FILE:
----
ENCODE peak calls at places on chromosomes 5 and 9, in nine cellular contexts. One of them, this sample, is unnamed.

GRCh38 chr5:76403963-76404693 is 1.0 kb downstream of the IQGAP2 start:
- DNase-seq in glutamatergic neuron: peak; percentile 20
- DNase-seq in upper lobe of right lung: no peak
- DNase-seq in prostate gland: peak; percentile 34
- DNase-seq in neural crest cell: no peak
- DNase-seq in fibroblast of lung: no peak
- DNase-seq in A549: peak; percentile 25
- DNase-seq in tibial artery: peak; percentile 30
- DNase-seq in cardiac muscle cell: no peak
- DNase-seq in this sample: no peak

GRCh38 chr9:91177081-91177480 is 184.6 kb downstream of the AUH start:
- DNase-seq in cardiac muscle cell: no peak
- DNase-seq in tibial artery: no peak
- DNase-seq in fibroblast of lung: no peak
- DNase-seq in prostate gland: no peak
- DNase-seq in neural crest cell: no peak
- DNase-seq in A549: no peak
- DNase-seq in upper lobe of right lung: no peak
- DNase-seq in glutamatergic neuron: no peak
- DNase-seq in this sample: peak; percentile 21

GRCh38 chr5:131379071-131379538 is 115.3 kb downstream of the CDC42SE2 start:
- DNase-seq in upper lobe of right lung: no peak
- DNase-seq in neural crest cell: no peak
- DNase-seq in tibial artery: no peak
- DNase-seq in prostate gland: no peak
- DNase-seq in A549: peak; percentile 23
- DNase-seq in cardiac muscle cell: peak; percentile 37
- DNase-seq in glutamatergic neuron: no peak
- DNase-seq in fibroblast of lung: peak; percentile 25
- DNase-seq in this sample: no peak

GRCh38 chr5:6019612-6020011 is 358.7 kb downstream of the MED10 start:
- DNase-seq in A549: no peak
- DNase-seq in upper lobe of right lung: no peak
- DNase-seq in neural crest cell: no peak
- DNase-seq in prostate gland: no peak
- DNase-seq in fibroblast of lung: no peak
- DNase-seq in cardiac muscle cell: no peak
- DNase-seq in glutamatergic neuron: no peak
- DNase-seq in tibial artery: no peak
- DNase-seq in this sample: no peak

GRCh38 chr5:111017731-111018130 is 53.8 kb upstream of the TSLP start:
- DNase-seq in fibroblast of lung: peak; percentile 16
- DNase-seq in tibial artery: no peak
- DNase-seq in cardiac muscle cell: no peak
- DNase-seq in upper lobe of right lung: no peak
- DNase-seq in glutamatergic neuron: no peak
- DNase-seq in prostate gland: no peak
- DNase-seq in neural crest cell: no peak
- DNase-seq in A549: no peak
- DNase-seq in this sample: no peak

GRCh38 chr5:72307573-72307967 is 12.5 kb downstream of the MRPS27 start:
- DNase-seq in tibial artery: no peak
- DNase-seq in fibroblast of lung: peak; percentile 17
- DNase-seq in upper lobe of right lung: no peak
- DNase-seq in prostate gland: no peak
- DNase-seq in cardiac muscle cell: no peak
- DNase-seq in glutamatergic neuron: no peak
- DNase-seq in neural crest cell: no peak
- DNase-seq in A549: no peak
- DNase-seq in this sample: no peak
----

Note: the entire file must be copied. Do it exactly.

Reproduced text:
ENCODE peak calls at places on chromosomes 5 and 9, in nine cellular contexts. One of them, this sample, is unnamed.

GRCh38 chr5:76403963-76404693 is 1.0 kb downstream of the IQGAP2 start:
- DNase-seq in glutamatergic neuron: peak; percentile 20
- DNase-seq in upper lobe of right lung: no peak
- DNase-seq in prostate gland: peak; percentile 34
- DNase-seq in neural crest cell: no peak
- DNase-seq in fibroblast of lung: no peak
- DNase-seq in A549: peak; percentile 25
- DNase-seq in tibial artery: peak; percentile 30
- DNase-seq in cardiac muscle cell: no peak
- DNase-seq in this sample: no peak

GRCh38 chr9:91177081-91177480 is 184.6 kb downstream of the AUH start:
- DNase-seq in cardiac muscle cell: no peak
- DNase-seq in tibial artery: no peak
- DNase-seq in fibroblast of lung: no peak
- DNase-seq in prostate gland: no peak
- DNase-seq in neural crest cell: no peak
- DNase-seq in A549: no peak
- DNase-seq in upper lobe of right lung: no peak
- DNase-seq in glutamatergic neuron: no peak
- DNase-seq in this sample: peak; percentile 21

GRCh38 chr5:131379071-131379538 is 115.3 kb downstream of the CDC42SE2 start:
- DNase-seq in upper lobe of right lung: no peak
- DNase-seq in neural crest cell: no peak
- DNase-seq in tibial artery: no peak
- DNase-seq in prostate gland: no peak
- DNase-seq in A549: peak; percentile 23
- DNase-seq in cardiac muscle cell: peak; percentile 37
- DNase-seq in glutamatergic neuron: no peak
- DNase-seq in fibroblast of lung: peak; percentile 25
- DNase-seq in this sample: no peak

GRCh38 chr5:6019612-6020011 is 358.7 kb downstream of the MED10 start:
- DNase-seq in A549: no peak
- DNase-seq in upper lobe of right lung: no peak
- DNase-seq in neural crest cell: no peak
- DNase-seq in prostate gland: no peak
- DNase-seq in fibroblast of lung: no peak
- DNase-seq in cardiac muscle cell: no peak
- DNase-seq in glutamatergic neuron: no peak
- DNase-seq in tibial artery: no peak
- DNase-seq in this sample: no peak

GRCh38 chr5:111017731-111018130 is 53.8 kb upstream of the TSLP start:
- DNase-seq in fibroblast of lung: peak; percentile 16
- DNase-seq in tibial artery: no peak
- DNase-seq in cardiac muscle cell: no peak
- DNase-seq in upper lobe of right lung: no peak
- DNase-seq in glutamatergic neuron: no peak
- DNase-seq in prostate gland: no peak
- DNase-seq in neural crest cell: no peak
- DNase-seq in A549: no peak
- DNase-seq in this sample: no peak

GRCh38 chr5:72307573-72307967 is 12.5 kb downstream of the MRPS27 start:
- DNase-seq in tibial artery: no peak
- DNase-seq in fibroblast of lung: peak; percentile 17
- DNase-seq in upper lobe of right lung: no peak
- DNase-seq in prostate gland: no peak
- DNase-seq in cardiac muscle cell: no peak
- DNase-seq in glutamatergic neuron: no peak
- DNase-seq in neural crest cell: no peak
- DNase-seq in A549: no peak
- DNase-seq in this sample: no peak